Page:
The US government has betrayed the Internet. We need to take it back

Matthew Petach mpetach at
Fri Sep 6 18:13:00 UTC 2013

On Fri, Sep 6, 2013 at 7:23 AM, Sam Moats <sam at> wrote:

> ...
> Below is a sample banner (IS is information System)
> By using this IS (which includes any device attached to this IS), you
> consent to the following conditions:
> -The USG routinely intercepts and monitors communications on this IS for
> purposes including, but not limited to, penetration testing, COMSEC
> monitoring, network operations and defense, personnel misconduct (PM), law
> enforcement (LE), and counterintelligence (CI) investigations.
> -At any time, the USG may inspect and seize data stored on this IS.
> -Communications using, or data stored on, this IS are not private, are
> subject to routine monitoring, interception, and search, and may be
> disclosed or used for any USG authorized purpose.
> -This IS includes security measures (e.g., authentication and access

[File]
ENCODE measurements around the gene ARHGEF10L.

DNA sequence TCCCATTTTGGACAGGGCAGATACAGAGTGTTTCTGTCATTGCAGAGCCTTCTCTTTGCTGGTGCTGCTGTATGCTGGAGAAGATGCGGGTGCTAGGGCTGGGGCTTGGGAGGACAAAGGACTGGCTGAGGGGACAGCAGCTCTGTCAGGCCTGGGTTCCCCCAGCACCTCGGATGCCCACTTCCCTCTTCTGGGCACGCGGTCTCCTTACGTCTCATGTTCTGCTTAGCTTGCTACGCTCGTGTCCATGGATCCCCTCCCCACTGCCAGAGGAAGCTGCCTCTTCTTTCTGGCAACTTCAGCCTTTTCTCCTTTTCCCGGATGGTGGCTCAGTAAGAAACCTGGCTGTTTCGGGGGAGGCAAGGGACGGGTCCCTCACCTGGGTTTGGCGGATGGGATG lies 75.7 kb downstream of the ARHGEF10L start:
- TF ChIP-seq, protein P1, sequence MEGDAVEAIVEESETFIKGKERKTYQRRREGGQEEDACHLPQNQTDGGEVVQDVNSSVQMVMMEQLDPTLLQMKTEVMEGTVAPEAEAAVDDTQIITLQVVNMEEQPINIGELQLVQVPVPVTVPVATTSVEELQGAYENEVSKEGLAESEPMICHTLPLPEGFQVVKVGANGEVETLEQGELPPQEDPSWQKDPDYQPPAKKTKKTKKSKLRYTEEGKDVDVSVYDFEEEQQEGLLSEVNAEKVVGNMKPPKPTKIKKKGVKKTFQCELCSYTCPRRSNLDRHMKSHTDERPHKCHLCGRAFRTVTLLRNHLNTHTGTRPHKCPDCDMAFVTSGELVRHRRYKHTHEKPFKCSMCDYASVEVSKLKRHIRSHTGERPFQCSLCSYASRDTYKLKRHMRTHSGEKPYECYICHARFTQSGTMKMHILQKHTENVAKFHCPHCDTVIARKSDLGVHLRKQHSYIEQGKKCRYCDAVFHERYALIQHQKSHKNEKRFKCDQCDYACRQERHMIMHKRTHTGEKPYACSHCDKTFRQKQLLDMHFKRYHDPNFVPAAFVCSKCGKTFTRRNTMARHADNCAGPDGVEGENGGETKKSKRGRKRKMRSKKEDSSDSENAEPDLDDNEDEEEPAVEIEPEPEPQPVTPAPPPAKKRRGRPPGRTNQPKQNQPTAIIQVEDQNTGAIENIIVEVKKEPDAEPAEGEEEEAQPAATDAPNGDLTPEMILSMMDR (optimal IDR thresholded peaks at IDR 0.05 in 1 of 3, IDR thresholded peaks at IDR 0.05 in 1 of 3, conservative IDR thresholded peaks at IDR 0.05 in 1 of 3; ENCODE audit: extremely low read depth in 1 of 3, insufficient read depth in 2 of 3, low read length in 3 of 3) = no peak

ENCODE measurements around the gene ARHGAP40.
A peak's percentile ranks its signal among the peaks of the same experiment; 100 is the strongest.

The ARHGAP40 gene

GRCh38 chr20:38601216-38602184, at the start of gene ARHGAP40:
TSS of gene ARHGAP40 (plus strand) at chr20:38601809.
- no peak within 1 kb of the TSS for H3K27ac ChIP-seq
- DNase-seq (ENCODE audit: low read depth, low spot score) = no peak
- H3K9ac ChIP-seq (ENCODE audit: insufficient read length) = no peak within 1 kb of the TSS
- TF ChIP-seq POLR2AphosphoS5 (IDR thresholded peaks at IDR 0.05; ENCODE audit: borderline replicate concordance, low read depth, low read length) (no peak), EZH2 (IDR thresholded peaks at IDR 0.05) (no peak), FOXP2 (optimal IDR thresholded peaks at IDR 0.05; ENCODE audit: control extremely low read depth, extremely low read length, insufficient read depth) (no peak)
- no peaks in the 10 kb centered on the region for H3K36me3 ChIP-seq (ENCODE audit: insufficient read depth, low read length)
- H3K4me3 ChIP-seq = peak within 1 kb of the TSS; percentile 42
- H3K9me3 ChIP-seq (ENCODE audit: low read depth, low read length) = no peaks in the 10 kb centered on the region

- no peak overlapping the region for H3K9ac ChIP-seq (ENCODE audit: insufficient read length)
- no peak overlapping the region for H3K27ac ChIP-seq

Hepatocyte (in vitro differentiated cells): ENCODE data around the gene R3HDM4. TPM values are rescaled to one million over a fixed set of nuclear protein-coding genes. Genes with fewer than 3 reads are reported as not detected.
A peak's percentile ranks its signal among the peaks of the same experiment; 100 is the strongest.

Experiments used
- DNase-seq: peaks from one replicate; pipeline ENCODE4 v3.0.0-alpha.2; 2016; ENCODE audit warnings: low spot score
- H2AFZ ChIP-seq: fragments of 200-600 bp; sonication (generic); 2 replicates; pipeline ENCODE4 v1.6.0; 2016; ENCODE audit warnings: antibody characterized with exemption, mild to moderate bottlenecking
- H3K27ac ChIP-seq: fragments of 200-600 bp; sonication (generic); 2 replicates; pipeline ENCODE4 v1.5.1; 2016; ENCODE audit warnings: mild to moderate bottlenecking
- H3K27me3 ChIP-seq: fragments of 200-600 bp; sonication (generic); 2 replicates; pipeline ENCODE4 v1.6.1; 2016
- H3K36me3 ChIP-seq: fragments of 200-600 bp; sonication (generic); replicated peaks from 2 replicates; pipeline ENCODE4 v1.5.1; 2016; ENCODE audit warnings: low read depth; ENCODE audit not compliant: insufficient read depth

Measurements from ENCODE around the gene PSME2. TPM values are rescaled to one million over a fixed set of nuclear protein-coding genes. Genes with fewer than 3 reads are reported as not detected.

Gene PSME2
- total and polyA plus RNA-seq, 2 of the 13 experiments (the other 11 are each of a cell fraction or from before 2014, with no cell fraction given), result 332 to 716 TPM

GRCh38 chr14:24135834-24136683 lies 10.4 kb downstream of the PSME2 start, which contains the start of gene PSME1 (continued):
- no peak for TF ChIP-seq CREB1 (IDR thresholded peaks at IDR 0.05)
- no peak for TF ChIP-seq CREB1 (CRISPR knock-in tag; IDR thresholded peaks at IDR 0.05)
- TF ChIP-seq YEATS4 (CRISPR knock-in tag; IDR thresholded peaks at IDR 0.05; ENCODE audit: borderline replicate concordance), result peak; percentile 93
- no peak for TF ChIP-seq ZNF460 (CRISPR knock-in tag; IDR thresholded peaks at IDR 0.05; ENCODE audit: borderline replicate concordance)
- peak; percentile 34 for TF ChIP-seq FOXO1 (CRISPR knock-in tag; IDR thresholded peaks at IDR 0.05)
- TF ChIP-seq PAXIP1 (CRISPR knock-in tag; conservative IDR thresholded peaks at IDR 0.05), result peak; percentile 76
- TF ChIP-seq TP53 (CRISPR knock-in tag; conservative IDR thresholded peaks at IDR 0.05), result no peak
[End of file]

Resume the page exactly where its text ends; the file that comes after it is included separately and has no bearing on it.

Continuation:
> controls) to protect USG interests--not for your personal benefit or
> privacy.
> -Notwithstanding the above, using this IS does not constitute consent to
> PM, LE or CI investigative searching or monitoring of the content of
> privileged communications, or work product, related to personal
> representation or services by attorneys, psychotherapists, or clergy, and
> their assistants. Such communications and work product are private and
> confidential.
> Sam

Ah.  So, if we all become ordained ministers, our communications
become privileged communications not subject to monitoring by
the US government?

(spoken mostly tongue-in-cheek; but it would be fun to see
the government go up against the religious right on the
question of whether the government has the right to
violate the seal of the confessional and monitor layperson
communications with their clergy...)

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